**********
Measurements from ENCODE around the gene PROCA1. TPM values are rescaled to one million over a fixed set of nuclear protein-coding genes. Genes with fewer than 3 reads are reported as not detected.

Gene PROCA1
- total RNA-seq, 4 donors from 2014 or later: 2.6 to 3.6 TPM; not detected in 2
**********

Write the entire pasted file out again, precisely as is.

Measurements from ENCODE around the gene PROCA1. TPM values are rescaled to one million over a fixed set of nuclear protein-coding genes. Genes with fewer than 3 reads are reported as not detected.

Gene PROCA1
- total RNA-seq, 4 donors from 2014 or later: 2.6 to 3.6 TPM; not detected in 2